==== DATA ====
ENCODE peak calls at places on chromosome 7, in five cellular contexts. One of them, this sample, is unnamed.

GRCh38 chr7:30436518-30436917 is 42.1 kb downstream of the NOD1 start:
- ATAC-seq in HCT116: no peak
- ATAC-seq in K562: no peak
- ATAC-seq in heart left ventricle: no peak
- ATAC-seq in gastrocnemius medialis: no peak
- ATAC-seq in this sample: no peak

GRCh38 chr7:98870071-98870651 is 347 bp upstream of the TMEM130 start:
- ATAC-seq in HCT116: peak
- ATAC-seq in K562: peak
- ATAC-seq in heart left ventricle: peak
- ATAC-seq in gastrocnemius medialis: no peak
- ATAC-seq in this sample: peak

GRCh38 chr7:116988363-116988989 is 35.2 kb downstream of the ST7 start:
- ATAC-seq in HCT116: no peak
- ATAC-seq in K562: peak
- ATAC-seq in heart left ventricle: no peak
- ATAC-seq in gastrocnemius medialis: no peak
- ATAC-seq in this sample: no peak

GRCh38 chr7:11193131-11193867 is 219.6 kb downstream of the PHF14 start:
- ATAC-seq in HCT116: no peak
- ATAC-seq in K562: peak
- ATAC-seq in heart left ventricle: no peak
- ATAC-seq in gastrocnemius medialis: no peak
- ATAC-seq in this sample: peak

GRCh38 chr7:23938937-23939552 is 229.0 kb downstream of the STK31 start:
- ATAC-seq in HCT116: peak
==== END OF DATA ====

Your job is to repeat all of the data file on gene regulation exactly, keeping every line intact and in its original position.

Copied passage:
ENCODE peak calls at places on chromosome 7, in five cellular contexts. One of them, this sample, is unnamed.

GRCh38 chr7:30436518-30436917 is 42.1 kb downstream of the NOD1 start:
- ATAC-seq in HCT116: no peak
- ATAC-seq in K562: no peak
- ATAC-seq in heart left ventricle: no peak
- ATAC-seq in gastrocnemius medialis: no peak
- ATAC-seq in this sample: no peak

GRCh38 chr7:98870071-98870651 is 347 bp upstream of the TMEM130 start:
- ATAC-seq in HCT116: peak
- ATAC-seq in K562: peak
- ATAC-seq in heart left ventricle: peak
- ATAC-seq in gastrocnemius medialis: no peak
- ATAC-seq in this sample: peak

GRCh38 chr7:116988363-116988989 is 35.2 kb downstream of the ST7 start:
- ATAC-seq in HCT116: no peak
- ATAC-seq in K562: peak
- ATAC-seq in heart left ventricle: no peak
- ATAC-seq in gastrocnemius medialis: no peak
- ATAC-seq in this sample: no peak

GRCh38 chr7:11193131-11193867 is 219.6 kb downstream of the PHF14 start:
- ATAC-seq in HCT116: no peak
- ATAC-seq in K562: peak
- ATAC-seq in heart left ventricle: no peak
- ATAC-seq in gastrocnemius medialis: no peak
- ATAC-seq in this sample: peak

GRCh38 chr7:23938937-23939552 is 229.0 kb downstream of the STK31 start:
- ATAC-seq in HCT116: peak